Betty Battles Superhero Blues by Catherine Chiarella Domonkos

Lady, why you stay with man who is married?

The cab driver’s third eye glows in the rearview mirror. He’s clairvoyant in his white turban. You’d think I’d be used to this charge by now. We’ve been at the light for a few seconds, but I feel sick already. I hit my head on the air-conditioned window watching you cross the street as you cradle your phone to your ear. It rings; you bolt; I stay. Same page every time. My throat tightens. I roll down the window and get a thick blast of sour beer, sweaty bodies, exhaust.  My head pounds.

He’s not married.

You don’t show for Christmas dinner with my family or my college roommate’s wedding, so I say that same thing. If I get that head tilt one more time, I’ll leap from the tallest building. I explain you’re out saving the world prosecuting some Teflon don or jihadist sheik who messes with truth, justice, and the American way. But I don’t know too much about what you do, actually.

Googling your name over and over just confirms you work for the Department of Justice. You say the identical blue suits hanging behind your office door are in case of emergency. My Superman, you’re always ready.

Hey, I’m finally in a place where it’s safe to talk. Wait up for me. Cynics claim this is a bootie call at 2 a.m., but I know you’ve been on a secret mission and that’s why I haven’t heard from you in a month. My heart beats a little faster at the sound of your voice.

I wait up for you and don’t mention your killer tan.

I trail you one weekend when you have to visit your father, whose nurse has threatened to quit if he wanders off again. An unsmiling young woman opens the door and I hear boyish shrieks of Daddy! Daddy! from inside. But it could be the voice of a demented adult. It really could.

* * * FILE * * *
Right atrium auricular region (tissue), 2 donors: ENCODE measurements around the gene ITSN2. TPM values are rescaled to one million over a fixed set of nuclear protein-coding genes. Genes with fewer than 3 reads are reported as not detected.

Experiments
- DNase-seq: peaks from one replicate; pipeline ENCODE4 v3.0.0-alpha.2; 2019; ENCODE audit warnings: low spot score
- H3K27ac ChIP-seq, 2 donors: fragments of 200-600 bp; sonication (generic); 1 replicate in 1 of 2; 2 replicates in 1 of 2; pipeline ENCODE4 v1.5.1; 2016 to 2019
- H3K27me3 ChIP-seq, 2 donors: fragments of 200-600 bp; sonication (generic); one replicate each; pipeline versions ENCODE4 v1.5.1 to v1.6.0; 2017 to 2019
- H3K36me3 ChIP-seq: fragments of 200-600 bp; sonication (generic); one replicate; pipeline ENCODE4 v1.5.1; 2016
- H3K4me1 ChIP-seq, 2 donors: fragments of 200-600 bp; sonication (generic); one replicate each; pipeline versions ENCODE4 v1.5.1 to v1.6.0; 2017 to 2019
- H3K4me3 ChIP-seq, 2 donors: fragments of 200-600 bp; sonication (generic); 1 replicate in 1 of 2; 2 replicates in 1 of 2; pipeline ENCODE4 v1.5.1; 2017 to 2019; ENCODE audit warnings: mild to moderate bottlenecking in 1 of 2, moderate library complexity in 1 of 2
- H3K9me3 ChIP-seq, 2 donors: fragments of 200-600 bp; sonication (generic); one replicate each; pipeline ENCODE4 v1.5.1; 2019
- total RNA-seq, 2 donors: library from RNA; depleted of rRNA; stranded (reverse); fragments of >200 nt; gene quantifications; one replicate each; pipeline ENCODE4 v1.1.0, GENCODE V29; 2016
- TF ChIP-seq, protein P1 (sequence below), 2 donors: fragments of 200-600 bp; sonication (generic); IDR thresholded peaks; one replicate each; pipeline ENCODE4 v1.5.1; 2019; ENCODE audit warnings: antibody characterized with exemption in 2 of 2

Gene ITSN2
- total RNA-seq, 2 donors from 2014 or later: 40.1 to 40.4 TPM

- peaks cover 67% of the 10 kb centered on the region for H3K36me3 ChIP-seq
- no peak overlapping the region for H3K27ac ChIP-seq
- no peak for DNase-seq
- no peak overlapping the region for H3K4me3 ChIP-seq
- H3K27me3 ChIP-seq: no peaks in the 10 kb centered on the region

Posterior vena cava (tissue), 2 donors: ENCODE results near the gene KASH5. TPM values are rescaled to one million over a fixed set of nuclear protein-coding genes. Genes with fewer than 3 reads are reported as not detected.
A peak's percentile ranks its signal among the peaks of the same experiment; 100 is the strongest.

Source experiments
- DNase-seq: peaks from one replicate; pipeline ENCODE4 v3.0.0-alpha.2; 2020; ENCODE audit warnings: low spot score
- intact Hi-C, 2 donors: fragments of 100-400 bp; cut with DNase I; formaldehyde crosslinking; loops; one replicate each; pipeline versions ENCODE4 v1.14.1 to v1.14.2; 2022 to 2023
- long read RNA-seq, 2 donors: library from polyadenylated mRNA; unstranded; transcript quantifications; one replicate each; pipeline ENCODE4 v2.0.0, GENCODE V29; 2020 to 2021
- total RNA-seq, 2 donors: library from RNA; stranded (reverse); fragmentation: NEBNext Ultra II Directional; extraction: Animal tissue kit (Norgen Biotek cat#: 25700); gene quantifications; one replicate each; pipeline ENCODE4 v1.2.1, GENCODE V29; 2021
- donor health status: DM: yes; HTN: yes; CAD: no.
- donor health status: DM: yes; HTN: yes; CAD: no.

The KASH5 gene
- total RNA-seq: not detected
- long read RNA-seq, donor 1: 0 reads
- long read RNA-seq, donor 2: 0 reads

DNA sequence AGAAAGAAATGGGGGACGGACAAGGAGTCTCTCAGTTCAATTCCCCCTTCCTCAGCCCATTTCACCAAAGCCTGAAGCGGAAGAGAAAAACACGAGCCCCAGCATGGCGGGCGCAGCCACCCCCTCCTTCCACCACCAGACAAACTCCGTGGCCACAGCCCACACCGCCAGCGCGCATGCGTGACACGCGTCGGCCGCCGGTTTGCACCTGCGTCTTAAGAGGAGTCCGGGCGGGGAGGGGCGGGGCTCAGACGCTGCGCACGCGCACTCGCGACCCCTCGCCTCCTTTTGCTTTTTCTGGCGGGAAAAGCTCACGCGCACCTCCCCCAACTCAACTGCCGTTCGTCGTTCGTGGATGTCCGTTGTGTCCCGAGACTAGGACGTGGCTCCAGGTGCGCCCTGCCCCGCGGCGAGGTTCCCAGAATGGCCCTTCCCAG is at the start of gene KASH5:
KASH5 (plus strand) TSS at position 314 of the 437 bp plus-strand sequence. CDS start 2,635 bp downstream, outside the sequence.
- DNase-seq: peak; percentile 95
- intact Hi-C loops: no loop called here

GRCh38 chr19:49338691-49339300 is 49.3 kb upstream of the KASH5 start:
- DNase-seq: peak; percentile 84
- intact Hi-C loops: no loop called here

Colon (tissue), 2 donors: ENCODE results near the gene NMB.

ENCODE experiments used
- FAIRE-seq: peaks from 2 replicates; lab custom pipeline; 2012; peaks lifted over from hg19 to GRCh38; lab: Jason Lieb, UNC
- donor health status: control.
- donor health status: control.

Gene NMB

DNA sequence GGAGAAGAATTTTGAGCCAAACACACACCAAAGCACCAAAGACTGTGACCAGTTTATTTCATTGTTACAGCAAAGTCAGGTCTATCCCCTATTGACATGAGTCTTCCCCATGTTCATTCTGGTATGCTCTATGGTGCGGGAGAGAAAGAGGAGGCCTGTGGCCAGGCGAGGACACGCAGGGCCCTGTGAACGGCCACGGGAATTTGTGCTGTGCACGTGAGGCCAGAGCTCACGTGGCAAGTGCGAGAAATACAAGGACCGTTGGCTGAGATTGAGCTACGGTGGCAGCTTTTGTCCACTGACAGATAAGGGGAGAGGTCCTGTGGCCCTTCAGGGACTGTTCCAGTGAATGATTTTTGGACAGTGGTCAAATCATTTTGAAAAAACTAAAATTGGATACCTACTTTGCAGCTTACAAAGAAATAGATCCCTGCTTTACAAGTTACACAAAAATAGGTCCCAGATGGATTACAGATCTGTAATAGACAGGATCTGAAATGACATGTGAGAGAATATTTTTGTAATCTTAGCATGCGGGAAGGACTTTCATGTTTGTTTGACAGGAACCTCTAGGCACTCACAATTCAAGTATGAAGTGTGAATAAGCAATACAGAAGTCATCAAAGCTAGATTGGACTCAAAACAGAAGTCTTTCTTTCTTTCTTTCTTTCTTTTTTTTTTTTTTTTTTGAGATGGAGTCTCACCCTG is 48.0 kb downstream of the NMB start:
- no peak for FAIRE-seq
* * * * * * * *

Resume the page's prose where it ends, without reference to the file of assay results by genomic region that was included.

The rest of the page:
My stomach churns.

Oh, missus! He is definitely not loving you most of all. You understand this, yes?

I groan and my sweaty hand slips from the door handle. Fwap!

When Gotham quakes and days are suddenly Before or After, your phone rings. You abandon me and your coffee, skip the shower, and don the blue suit. You speed to the rescue.  I wonder if it’s the commissioner or your wife calling. I wonder how Mary Jane Parker and Lois Lane ever held up.

Just take me home.

I plead, but the fist around my throat grips tighter. I open the door and spray the curb with chocolate fondue and chardonnay.

Oh, Brad! It’s over! I whimper.

Until next time.

 

 

 

 

Catherine Chiarella Domonkos‘s short stories have appeared in PANK and Word Riot. She holds a master’s in business from New York University and lives in Greenwich Village with her husband and their two children.



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